- Interesting forum for underwater photography: DigitalDiver.net
by Kurt Stege, is a free tool to recover deleted images from a memory
card. Recommended, alough it involves more work an e tool of
- These software tools are not free, so since Convar's software is
available for free, there is no real need to use them:
- Check this site: Digital
Christian Grau has some software
tools to fix damaged memory cards. The software used to be free, now
also has a software tool (Photorescue) for repairing damaged memory
although it's not free.
is another tool. Price is $39.95.
- The picture files of the Olympus E-30
contain the complete exposure information (aperture, exposure time,
leng, white balance etc.).
- To read this data you can use these
by Ryuuji Yoshimoto. Haven't tried the software myself, but it looks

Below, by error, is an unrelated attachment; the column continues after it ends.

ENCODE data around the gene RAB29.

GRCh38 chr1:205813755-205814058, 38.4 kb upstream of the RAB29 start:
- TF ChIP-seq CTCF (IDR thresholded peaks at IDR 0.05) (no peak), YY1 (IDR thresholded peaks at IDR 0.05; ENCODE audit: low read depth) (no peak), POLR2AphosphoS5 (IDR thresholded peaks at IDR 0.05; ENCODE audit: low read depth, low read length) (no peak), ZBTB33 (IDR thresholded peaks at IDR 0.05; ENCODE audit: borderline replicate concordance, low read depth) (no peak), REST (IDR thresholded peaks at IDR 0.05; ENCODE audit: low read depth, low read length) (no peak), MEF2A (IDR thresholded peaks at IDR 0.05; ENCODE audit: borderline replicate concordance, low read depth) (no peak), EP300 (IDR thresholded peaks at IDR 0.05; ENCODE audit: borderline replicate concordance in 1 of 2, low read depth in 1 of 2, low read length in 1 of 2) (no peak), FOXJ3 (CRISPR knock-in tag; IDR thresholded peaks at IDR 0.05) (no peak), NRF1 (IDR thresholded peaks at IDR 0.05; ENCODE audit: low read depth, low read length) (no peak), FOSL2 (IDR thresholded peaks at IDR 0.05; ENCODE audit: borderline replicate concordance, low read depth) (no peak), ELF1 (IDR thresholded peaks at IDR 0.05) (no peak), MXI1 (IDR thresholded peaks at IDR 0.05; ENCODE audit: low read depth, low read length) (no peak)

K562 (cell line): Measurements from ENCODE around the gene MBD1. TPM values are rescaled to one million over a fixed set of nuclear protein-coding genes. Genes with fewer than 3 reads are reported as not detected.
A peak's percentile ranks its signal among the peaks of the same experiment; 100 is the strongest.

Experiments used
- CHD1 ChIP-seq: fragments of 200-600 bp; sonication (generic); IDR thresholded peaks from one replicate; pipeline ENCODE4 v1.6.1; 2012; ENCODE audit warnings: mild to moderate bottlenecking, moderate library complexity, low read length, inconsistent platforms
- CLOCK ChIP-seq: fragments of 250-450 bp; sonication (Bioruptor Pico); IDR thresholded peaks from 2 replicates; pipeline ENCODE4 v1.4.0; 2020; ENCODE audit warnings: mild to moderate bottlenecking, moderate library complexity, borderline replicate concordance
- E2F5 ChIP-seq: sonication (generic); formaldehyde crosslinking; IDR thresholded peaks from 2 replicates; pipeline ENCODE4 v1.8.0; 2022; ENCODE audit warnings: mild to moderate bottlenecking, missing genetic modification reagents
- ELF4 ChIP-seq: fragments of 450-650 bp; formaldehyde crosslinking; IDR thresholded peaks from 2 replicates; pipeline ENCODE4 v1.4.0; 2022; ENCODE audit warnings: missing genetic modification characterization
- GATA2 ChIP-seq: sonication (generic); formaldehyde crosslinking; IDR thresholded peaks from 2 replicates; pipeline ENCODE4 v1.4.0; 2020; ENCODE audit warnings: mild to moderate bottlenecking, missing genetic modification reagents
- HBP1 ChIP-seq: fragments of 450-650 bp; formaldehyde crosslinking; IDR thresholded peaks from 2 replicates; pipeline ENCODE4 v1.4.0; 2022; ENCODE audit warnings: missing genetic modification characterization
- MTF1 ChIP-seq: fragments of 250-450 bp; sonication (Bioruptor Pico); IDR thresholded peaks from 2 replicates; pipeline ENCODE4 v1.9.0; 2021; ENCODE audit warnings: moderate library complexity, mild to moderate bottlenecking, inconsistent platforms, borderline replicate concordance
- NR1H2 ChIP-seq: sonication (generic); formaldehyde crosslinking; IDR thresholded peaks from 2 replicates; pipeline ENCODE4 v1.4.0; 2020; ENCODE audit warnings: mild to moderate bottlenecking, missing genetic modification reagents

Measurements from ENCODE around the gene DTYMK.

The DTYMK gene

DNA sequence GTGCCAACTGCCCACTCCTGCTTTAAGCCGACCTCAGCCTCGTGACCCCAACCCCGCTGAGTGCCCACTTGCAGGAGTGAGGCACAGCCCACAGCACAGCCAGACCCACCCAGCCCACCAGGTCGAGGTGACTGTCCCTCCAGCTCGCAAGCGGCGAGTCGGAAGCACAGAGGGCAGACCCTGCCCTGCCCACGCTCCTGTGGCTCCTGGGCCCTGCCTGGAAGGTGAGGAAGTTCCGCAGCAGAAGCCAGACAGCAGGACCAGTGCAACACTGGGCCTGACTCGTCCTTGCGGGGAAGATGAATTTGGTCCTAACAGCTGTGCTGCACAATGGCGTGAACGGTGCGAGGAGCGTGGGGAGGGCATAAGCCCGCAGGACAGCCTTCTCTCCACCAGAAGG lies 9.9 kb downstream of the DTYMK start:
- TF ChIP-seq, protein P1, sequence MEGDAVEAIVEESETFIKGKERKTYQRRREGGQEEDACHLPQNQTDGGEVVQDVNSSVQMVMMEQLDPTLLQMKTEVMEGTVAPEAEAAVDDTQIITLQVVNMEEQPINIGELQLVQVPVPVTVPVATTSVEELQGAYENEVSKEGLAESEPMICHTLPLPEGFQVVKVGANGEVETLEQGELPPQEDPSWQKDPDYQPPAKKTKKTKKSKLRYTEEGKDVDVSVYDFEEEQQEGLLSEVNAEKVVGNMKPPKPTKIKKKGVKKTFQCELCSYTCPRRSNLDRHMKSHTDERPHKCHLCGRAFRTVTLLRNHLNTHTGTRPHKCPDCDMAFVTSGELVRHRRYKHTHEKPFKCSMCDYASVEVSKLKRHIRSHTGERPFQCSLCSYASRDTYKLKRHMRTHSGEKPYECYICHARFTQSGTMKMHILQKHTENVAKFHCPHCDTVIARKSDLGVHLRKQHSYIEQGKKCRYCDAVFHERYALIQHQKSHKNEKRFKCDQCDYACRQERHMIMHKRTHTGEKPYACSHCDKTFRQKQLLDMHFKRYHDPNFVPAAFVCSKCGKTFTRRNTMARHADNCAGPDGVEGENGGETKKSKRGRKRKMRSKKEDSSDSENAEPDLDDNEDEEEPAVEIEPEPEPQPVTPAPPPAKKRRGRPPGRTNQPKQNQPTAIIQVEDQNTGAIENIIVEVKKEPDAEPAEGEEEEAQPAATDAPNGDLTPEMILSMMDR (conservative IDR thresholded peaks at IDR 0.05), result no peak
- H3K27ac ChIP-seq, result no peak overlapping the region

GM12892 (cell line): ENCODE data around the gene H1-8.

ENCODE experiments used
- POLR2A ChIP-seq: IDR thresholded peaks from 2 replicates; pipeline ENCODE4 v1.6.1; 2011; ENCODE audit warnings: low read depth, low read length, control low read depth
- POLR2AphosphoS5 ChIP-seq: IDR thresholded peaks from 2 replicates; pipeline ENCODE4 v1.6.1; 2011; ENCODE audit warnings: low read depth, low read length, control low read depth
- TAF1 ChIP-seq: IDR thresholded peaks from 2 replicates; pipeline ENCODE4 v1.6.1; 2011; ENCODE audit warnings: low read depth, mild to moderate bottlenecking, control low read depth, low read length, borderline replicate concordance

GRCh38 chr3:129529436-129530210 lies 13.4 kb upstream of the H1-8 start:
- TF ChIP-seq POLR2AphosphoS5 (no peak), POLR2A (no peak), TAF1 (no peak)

Image Viewer, by Michal Kowalski. This is the one I'm using.
from his homepage:
"EXIF viewer is a simple image
viewer application for photos taken with digital cameras. It's capable
of reading EXIF information embedded in photos as well as little
Because small thumbnail is already present in most photos displaying it
is really fast.
EXIF viewer can also provide
detailed information about photos (shutter speed, aperture, etc.) and
list them for comparison purposes.
EXIF viewer also displays image
histogram. It also features copying/moving and deleting of selected
Single photograph can be displayed in separate window or in a full
by Friedemann Schmidt. I'm using this one too. It can rewrite EXIF data
to images which lost it due to processing with a software package which
doesn't support EXIF. Quoting from his site:
"Exifer is a nearly free software
(you only should send me a postcard if you're using Exifer frequently)
with which you can manage the metadata (EXIF/IPTC) of pictures taken by
digital cameras. Because many image processing software destroys this
when saving such files, the idea was to create a backup of the metadata
before editing it in any software, and then, after that to restore it
into the processed file. With Exifer you can do this very easily. "
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with the Olympus E-30
© Copyright 2009 Alfred Molon